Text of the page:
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‘The Lord of the Rings: The Rings of Power’ is epically OK

Owain Arthur in a scene from "The Lord of the Rings: The Rings of Power."Amazon Studios via AP

Watching the premiere of “The Lord of the Rings: The Rings of Power,” I felt relieved that Amazon had sent only the first two episodes for review. I wouldn’t have to writhe in my seat through too many CGI-infected hours of what promised to deliver everything I don’t like about big-budget fantasy stories. I love my job, but, you know, sometimes it is a job, and I sit with eyes forced open, “A Clockwork Orange”-like.

And then came episode two, and then came my relief, as the show improved from its simplistic, overly expositional, and bloated beginnings enough for me to remove those cumbersome metal eye-clamps and sit up a bit. Episodes three through eight? Your guess is as good as mine.


I suppose it’s hard for the makers of a franchise series like “The Lord of the Rings: The Rings of Power” — in this case they are creators and showrunners J.D. Payne and Patrick McKay — to introduce their massive world to viewers. They need to answer to the hard-core fans of J.R.R. Tolkien’s books and Peter Jackson’s movies as well as newcomers like me; they need to tell the backstory, to set up the stakes of the drama, and — since “The Rings of Power” is set during Middle-earth’s Second Age, thousands of years before the more familiar tales — they need to keep their eyes on the future for the sake of consistency and to drop in Easter eggs.

But the first hour of the show — the series reportedly cost a record-breaking $58 million per episode — is little more than a series of action set-pieces with fancified language and British accents to make it all seem meaningful. The themes of the story are laid out as if they’re revelatory and profound, when really they come down to something like light being better than dark, good being better than evil, and anything ever being better than — dare I even write his name, so heinous and hideous and vile is he? — Sauron. The supposedly vanquished Sauron is still lurking somewhere, which the valiant elf Galadriel (Morfydd Clark), one of the show’s heroines, feels in her heart and repeats a few times so we know she’s a driven soul. Her fellow elf warriors, however, believe he is gone for good and declare peace.


Meanwhile, the soundtrack is a bullying piece of work, demanding that you feel hope, joy, fear, terror, and relief at any given moment — all because those feelings are not sufficiently triggered by the scripts or the characters, as they ought to be. The music works in close synchronicity with the visuals, which are spectacular, of course — the budget is indeed visible on the screen — but also hollow. The camera seems to soar over castles and waterfalls, and the sky brightens with the kind of light that seems to have been imported from heaven itself, and yet it’s all generically blockbuster. You’ve seen this kind of magical land unfold in other shows and movies, and mostly movies. Call “The Rings of Power” a TV series if you like, but it has the attitude and comportment of a big-screen feature, stretched out.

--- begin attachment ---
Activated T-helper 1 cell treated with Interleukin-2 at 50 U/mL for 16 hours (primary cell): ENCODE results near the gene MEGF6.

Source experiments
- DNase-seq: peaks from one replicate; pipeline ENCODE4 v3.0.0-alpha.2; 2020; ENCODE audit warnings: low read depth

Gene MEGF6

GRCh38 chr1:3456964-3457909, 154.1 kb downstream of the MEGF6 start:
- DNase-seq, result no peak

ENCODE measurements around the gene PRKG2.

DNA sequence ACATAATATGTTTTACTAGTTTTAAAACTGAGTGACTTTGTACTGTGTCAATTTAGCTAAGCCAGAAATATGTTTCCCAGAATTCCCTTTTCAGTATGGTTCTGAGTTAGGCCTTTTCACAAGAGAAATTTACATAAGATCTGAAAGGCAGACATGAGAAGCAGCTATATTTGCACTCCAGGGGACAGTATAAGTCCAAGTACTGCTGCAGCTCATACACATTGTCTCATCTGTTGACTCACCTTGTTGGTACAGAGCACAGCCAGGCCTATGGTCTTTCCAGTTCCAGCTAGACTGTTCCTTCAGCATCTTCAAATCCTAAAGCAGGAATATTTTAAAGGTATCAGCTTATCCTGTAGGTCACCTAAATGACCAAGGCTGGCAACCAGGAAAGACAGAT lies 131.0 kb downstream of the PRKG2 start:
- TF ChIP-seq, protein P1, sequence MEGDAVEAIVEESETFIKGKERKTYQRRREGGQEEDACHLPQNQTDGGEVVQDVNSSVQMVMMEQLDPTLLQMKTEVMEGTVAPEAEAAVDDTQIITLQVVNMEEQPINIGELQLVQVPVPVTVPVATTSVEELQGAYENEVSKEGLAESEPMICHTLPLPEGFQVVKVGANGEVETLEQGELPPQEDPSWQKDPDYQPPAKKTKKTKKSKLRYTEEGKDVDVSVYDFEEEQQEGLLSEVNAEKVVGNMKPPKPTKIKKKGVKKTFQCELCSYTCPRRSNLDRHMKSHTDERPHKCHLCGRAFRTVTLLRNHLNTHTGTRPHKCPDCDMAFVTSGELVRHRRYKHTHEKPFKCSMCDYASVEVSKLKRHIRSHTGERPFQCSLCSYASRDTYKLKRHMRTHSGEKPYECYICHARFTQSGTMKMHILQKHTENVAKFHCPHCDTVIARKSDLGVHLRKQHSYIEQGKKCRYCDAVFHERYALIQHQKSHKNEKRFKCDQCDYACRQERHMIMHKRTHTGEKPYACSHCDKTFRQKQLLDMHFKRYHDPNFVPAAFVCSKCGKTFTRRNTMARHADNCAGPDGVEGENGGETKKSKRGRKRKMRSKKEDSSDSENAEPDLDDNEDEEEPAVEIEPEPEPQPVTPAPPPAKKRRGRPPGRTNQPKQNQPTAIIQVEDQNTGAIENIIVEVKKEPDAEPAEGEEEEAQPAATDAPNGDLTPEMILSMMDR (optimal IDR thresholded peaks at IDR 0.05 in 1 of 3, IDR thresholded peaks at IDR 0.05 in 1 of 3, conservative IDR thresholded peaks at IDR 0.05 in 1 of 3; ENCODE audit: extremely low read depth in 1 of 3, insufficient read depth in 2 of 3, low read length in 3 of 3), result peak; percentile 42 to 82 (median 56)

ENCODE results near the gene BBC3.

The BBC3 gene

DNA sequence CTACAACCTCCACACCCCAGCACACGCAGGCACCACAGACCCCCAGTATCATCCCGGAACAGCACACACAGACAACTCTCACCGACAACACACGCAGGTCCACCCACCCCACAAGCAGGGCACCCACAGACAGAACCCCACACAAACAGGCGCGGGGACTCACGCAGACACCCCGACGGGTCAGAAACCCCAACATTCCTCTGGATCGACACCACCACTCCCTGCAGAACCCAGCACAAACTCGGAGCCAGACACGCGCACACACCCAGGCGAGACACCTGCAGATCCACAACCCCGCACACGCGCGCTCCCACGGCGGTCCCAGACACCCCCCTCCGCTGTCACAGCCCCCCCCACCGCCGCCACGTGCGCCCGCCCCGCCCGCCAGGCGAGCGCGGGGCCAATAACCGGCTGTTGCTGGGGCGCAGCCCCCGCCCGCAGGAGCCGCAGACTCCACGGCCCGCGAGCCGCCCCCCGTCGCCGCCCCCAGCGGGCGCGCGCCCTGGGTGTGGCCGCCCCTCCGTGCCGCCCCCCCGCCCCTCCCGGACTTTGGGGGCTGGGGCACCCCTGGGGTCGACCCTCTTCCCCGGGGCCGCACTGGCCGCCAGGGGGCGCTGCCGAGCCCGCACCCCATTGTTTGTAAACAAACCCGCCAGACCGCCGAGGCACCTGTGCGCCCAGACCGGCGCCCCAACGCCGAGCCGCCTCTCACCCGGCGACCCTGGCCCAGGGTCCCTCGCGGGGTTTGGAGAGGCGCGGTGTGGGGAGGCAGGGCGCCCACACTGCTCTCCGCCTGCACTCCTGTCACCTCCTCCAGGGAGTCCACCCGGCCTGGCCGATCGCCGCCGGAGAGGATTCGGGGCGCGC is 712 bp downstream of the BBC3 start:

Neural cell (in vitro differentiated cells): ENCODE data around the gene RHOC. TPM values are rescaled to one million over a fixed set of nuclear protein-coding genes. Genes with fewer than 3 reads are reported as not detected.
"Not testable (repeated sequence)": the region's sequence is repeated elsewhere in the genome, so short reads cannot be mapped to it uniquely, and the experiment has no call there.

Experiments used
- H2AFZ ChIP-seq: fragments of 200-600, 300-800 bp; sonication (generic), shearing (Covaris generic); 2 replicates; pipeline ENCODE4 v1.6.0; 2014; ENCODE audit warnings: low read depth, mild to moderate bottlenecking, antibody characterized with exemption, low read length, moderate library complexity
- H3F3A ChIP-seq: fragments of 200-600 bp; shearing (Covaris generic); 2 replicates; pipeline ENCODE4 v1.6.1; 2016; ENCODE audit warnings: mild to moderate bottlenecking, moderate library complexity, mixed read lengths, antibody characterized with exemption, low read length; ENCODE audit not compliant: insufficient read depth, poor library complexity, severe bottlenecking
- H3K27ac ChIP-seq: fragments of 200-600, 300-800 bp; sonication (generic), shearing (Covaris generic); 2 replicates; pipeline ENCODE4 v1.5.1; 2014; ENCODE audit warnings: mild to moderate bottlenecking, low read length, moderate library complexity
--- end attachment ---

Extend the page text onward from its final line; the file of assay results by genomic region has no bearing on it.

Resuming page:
A scene from "The Lord of the Rings: The Rings of Power."Amazon Studios

The emphasis on the movie-size scale comes at the expense of what TV, with its extra time and intimacy, can do so well: character development. In the first episode of “The Rings of Power,” I cared about no one, not even the noble, immortal Galadriel, whose search for Sauron and commitment to end evil is also fueled by vengeance for her brother’s death. No matter how much glitz and glory the show may serve up, it’s pointless if the characters are made of cardboard. That’s where “Game of Thrones” and, to some extent, spinoff “House of the Dragon,” distinguish themselves from many other epics; they don’t let their broad scope overwhelm the most important element of the saga, which is character. They take us inside each of the main people, and pursue their ambiguities and twisted motives, rather than giving us figures cut from a good-bad binary.


In the second episode, the exposition dies down a bit, and glimmers of character do emerge, hinting at better episodes to come. Galadriel’s half-elf friend Elrond (Robert Aramayo), a politician aide, goes to visit an old dwarf friend, Prince Durin IV (Owain Arthur), who has some nits to pick with him. Soon, though, you can feel their bond as they become close once again, with Elrond trying to draw Durin into a project. Meanwhile, Durin’s wife, Disa (Sophia Nomvete), cheers them on and brings shimmers of warmth to the story. The gathering of Harfoots (Hobbit-like creatures), too, adds warmth and depth, with the daring Nori Brandyfoot (Markella Kavenagh) and her more cautious friend Poppy Proudfellow (Megan Richards) facing a mysterious visitor together.


There are, of course, in keeping with the fantasy epic aesthetic, many more characters involved. The healer Bronwyn (Nazanin Boniadi) stands out, as does the elf who is smitten with her, the soldier Arondir (Ismael Cruz Córdova), who was created for the series. I can always get behind a good forbidden-love plot.

I’m hoping the series will continue to improve, and that all involved will shake off the bland blockbuster mentality in favor of something that belongs on TV. I’ve put aside my eye-clamps, but I’m keeping them nearby, cleaned and ready if and when they are needed once again.

THE LORD OF THE RINGS: The Rings of Power

Starring: Morfydd Clark, Robert Aramayo, Ismael Cruz Córdova, Charles Edwards, Lloyd Owen, Sophia Nomvete, Benjamin Walker, Owain Arthur, Megan Richards, Nazanin Boniadi, Markella Kavenagh, Sara Zwangobani, Maxim Baldry, Charlie Vickers, Leon Wadham

On: Amazon. Premieres Thursday with two episodes

Matthew Gilbert can be reached at Follow him @MatthewGilbert.